The other aspect of this need for inclusivity is hero worship. People like to have well established leaders and enemies, and they tend to look at those roles simplistically. It is superficially (because everything about this sort of attitude is superficial) comforting to listen to certain tribal leaders and accept everything they say as truthful or meaningful, while completely rejecting opposing views.

I have some people who I find interesting and who often represent my views quite well, but I try to avoid thinking of them as "heroes", and I certainly don't agree with anything anyone says, just like I don't completely disagree with anyone whose general philosophy is contrary to mine. So the people who I enjoy listening to: Sam Harris, Jordan Peterson, Ben Shapiro, Eric Weinstein, Joe Rogan, etc (notice the diversity of backgrounds and views there, although are they all members of the "Intellectual Dark Web"?) are interesting, but there are plenty of times I disagree with them.

Before I came to this revelatory attitude I was more tribal and I remember becoming quite annoyed and indignant when I came across views which didn't fit my preferred narrative. So, if anyone pointed out that the true situation was more complex than what I admitted, and that the side I saw as the bad actors did have considerable good on their side as well, I would have felt cornered. Now I say "there are good arguments on both sides, but I think on balance this side has more merit" (this might have arisen from a discussion about Palestine versus Israel, for example).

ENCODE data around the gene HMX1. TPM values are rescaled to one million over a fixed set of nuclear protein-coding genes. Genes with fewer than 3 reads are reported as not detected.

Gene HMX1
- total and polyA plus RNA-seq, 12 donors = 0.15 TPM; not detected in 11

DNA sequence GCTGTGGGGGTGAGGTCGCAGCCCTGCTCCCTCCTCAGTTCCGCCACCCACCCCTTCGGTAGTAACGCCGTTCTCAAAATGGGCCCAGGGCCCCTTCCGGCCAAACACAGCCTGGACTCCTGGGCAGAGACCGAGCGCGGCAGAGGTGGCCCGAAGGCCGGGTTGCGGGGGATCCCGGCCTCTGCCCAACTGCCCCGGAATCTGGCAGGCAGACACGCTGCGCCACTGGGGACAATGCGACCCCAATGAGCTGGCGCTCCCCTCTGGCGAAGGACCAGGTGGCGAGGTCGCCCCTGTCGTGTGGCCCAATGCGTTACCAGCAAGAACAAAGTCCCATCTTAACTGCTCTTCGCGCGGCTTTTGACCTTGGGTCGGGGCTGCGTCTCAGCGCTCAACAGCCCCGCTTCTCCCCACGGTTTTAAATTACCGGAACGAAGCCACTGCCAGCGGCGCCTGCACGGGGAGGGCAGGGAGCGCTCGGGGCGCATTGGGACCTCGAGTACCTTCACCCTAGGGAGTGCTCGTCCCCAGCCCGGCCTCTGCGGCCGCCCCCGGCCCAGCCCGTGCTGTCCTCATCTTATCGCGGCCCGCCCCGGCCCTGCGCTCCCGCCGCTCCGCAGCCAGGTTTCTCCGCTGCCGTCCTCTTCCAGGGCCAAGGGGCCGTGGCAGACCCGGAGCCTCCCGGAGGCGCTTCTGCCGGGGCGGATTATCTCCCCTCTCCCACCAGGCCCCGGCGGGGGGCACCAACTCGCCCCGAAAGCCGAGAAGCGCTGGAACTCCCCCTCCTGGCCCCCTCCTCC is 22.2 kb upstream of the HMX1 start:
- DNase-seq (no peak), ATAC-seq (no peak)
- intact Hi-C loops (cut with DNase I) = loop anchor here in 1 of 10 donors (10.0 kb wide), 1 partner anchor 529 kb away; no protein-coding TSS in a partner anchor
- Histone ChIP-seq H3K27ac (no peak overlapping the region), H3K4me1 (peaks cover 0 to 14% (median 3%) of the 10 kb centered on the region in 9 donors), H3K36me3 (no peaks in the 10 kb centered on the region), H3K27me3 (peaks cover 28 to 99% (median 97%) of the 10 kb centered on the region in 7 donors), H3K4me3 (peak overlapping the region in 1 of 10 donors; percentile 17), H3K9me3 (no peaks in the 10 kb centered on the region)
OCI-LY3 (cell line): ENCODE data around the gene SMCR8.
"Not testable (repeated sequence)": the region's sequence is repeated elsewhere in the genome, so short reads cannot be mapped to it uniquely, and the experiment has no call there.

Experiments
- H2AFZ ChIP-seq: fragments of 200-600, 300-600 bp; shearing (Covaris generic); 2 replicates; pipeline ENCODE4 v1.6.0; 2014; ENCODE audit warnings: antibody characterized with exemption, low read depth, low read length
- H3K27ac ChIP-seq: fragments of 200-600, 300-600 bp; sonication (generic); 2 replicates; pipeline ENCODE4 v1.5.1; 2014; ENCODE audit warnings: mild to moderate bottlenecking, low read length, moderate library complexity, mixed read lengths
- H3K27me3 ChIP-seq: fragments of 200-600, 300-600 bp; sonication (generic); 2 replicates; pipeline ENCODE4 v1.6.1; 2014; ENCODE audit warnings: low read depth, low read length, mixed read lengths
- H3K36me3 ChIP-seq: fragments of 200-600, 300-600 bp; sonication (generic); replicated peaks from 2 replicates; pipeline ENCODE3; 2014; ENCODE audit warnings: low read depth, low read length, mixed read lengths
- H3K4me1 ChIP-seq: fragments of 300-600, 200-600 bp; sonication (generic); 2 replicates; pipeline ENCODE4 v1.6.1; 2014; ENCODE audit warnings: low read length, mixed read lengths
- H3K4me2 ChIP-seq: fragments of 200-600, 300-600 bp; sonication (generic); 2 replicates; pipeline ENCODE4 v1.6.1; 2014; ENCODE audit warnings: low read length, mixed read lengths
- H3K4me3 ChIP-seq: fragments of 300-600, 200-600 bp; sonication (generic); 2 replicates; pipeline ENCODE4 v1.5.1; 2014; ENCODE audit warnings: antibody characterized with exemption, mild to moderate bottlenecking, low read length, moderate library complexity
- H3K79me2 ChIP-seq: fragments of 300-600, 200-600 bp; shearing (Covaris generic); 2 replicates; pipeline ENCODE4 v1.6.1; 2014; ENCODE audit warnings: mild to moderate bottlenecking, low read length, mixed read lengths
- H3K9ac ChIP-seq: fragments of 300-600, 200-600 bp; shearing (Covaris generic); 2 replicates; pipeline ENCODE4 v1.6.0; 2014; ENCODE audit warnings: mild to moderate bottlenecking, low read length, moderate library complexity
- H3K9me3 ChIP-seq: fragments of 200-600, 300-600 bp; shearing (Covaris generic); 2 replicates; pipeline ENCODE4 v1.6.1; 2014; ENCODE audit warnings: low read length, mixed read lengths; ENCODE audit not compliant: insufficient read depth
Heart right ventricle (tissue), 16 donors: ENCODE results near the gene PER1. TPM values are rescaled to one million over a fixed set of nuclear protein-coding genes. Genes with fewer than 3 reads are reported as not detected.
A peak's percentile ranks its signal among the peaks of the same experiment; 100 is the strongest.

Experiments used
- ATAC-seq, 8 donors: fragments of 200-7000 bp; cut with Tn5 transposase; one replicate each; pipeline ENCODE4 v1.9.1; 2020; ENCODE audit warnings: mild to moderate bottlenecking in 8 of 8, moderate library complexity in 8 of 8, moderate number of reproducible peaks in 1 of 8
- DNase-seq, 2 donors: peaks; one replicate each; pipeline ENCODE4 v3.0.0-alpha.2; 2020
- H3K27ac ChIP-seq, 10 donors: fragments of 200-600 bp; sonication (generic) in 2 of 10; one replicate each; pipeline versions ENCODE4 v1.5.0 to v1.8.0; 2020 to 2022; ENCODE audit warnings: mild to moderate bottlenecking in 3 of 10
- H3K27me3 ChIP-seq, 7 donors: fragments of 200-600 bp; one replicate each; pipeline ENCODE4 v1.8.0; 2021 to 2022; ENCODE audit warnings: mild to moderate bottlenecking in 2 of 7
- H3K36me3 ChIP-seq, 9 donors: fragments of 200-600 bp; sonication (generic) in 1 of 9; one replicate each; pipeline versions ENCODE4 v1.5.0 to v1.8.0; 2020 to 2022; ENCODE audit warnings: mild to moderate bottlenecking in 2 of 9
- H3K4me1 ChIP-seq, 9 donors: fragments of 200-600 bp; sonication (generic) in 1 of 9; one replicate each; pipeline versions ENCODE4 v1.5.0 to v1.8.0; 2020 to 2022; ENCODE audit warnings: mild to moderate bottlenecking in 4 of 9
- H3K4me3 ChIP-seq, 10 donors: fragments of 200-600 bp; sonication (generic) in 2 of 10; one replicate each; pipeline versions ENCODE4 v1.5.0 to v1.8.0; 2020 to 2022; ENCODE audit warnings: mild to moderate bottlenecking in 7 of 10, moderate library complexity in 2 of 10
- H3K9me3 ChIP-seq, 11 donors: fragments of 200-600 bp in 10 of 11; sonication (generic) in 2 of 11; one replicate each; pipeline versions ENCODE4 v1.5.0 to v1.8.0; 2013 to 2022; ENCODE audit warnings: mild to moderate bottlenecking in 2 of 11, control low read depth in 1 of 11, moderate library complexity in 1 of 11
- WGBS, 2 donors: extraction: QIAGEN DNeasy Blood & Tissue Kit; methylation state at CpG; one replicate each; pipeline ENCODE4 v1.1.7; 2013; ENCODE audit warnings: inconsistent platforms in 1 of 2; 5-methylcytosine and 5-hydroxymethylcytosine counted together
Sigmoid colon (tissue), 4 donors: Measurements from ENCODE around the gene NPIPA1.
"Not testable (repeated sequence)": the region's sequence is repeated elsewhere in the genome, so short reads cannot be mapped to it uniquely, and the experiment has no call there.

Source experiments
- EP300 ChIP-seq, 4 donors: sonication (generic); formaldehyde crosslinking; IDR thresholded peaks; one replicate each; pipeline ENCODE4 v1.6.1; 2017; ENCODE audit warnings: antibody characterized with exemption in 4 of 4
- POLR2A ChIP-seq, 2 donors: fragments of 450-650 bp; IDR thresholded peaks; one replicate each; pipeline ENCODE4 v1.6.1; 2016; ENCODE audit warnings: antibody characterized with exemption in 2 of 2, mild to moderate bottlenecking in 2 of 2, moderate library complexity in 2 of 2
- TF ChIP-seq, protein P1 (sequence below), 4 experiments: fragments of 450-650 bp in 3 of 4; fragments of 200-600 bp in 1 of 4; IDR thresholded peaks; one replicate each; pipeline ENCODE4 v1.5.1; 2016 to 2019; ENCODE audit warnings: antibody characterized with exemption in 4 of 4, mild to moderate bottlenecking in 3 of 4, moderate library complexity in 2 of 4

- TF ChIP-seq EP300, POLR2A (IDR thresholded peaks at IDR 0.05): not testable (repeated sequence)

And if anyone had criticised one of my "heroes" I would have felt attacked and reacted accordingly, even if the person had a good point. Now I just say "yes, I do think a lot of what that person says is poorly supported by actual facts, but his underlying philosophy is interesting and I think there are components of that which are factual and worth considering" (I might say this about Peterson, for example).

When I see people act aggressively when I enter a simple debate with them I now think it has a lot to do with this. I make points which disagree with the attitude they have acquired through their tribe, and they know I'm right - or at least have an argument with some merit - and react to defend their tribe. It's actually a quite common and obvious phenomenon when you know what to look for.

Maybe the most egregious example of this voluntary intellectual slavery is in religion. It is like the ultimate form of surrendering your individuality to an ideal, and of engaging in unconditional hero worship. After all, worshipping a god is a far more obvious example of that than idolising any mere human. And the rituals and rules of a religion are the most stultifying to any expression of individuality. The fact that some religions actually celebrate the metaphor of their followers as being sheep is quite revealing.

Maybe that's why I find religion such a disquieting concept: the fact that it can be so comforting because it offers easy answers and the freedom from having to think too much is great for many people, but it also involves effectively selling your soul. To be fair, these factors vary a lot from one religion to another, so my criticism here shouldn't be seen as too universal.

But there are certain religious groups who really do take this to extremes. And that might be why those people, like the politically motivated activists I mentioned above, also become quite aggressive when their ideas are challenged.

But rather than despising them for being weak or naive, I sort of feel sorry for them. They might think they got to where they are through careful thought, but they are just slaves of the tribe, they have failed to pay the price for the privilege of owning themselves.